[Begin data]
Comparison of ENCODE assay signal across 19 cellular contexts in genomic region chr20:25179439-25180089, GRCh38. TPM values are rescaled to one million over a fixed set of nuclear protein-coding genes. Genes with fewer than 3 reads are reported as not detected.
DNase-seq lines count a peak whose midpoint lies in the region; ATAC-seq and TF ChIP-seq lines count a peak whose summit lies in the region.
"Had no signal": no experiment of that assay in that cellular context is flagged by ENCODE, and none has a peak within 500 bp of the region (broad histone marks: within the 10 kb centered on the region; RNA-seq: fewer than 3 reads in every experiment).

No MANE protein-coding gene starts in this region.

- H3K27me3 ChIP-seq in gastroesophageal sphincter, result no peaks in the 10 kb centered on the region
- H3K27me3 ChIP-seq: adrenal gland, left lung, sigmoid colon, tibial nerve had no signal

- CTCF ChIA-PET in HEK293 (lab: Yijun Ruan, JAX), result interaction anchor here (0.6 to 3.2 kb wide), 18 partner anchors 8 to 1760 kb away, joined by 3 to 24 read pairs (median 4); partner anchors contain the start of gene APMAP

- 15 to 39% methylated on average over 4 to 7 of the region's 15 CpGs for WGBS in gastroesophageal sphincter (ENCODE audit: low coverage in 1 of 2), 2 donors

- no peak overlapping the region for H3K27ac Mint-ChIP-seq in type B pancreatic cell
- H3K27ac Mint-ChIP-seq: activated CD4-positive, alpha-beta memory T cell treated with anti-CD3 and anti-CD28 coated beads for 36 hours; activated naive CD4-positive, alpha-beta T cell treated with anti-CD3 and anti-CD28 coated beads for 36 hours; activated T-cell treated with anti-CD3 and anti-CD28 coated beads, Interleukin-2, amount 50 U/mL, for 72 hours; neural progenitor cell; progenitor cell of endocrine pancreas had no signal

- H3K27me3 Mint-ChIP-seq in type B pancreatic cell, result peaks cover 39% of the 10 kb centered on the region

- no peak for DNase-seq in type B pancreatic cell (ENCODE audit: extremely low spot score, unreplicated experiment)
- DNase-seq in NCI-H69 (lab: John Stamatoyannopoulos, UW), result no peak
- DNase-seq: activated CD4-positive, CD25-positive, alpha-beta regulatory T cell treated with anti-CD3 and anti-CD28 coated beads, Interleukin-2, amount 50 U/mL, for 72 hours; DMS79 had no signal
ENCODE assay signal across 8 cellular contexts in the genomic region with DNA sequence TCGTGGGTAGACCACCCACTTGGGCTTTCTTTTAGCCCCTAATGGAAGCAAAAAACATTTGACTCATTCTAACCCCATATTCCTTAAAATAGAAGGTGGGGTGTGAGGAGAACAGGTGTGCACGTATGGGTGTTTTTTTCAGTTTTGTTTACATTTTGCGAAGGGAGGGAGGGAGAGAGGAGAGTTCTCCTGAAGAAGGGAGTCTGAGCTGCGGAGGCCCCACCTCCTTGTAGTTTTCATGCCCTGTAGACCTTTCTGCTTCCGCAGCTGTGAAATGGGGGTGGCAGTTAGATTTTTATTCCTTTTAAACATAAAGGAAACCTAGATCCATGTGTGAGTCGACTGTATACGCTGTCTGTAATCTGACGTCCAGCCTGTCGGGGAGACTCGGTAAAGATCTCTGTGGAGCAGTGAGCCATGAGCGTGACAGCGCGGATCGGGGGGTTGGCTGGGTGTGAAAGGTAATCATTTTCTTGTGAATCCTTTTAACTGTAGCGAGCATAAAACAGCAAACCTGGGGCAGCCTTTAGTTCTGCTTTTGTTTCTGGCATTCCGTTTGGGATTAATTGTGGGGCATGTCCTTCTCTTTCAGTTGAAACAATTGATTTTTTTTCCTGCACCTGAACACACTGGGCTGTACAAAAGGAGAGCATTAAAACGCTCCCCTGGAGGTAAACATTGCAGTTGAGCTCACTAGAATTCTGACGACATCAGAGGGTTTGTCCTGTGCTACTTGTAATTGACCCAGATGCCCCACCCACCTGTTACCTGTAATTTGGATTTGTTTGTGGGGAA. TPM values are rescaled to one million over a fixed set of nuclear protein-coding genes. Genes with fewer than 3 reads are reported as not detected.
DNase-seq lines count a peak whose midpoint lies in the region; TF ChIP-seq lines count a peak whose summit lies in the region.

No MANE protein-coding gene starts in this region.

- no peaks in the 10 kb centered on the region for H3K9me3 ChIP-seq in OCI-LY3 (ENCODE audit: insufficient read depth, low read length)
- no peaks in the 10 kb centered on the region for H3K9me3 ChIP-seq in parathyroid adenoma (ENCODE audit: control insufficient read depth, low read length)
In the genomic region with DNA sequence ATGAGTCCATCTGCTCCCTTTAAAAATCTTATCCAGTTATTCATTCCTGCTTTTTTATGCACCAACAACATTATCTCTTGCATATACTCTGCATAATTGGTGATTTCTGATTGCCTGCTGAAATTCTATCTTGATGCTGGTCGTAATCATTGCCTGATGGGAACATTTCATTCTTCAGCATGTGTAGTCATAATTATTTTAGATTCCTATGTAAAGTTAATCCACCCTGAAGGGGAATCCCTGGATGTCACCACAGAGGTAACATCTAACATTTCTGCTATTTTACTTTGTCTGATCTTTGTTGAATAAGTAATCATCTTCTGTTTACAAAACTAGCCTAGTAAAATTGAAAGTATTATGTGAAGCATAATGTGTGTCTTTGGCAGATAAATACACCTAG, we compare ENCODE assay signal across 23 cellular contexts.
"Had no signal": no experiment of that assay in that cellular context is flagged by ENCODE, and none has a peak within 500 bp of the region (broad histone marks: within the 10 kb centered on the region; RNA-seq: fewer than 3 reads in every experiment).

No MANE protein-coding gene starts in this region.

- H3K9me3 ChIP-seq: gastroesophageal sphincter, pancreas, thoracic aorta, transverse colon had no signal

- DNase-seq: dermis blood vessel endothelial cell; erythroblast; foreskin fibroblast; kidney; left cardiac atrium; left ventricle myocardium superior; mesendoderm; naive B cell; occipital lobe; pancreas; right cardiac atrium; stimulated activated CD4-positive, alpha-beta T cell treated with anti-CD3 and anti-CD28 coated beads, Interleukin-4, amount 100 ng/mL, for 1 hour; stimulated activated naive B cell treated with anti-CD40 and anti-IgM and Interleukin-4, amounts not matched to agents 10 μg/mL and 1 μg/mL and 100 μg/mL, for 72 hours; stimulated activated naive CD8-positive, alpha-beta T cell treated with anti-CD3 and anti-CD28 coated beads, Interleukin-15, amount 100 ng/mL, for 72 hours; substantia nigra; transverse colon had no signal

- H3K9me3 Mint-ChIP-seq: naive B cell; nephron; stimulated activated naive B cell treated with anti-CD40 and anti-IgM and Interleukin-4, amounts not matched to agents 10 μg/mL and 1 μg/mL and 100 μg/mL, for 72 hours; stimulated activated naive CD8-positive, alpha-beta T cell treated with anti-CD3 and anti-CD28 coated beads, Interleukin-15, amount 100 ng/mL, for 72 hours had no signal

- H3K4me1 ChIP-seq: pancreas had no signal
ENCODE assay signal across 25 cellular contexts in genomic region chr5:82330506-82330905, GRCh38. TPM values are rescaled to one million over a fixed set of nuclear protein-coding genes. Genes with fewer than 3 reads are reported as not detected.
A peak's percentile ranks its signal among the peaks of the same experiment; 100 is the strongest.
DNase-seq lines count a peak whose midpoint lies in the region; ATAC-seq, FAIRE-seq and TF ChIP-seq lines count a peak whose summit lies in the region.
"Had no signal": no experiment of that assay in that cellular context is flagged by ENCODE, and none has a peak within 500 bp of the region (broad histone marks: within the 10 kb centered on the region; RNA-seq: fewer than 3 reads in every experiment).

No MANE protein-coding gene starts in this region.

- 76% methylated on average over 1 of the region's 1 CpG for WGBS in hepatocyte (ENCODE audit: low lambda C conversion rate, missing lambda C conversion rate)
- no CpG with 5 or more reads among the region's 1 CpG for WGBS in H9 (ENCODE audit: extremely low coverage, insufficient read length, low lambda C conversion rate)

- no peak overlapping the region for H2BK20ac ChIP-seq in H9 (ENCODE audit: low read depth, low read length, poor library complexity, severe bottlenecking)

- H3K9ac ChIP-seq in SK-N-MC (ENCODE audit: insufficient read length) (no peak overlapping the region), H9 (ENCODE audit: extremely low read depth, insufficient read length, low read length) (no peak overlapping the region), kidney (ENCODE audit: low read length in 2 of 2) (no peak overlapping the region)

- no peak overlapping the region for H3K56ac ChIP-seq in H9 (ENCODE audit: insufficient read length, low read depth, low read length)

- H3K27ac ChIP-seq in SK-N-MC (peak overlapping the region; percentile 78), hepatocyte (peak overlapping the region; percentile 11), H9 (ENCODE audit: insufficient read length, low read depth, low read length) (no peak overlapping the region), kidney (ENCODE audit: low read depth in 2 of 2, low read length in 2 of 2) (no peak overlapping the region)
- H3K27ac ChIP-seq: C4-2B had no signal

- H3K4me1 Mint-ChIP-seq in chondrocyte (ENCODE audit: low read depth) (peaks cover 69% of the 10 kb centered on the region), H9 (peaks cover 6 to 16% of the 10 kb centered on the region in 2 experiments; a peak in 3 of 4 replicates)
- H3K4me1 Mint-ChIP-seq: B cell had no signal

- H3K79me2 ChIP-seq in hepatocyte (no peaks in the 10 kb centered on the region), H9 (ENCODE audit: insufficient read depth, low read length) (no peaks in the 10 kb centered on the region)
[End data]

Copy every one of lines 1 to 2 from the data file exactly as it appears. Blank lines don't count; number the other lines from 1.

Comparison of ENCODE assay signal across 19 cellular contexts in genomic region chr20:25179439-25180089, GRCh38. TPM values are rescaled to one million over a fixed set of nuclear protein-coding genes. Genes with fewer than 3 reads are reported as not detected.
DNase-seq lines count a peak whose midpoint lies in the region; ATAC-seq and TF ChIP-seq lines count a peak whose summit lies in the region.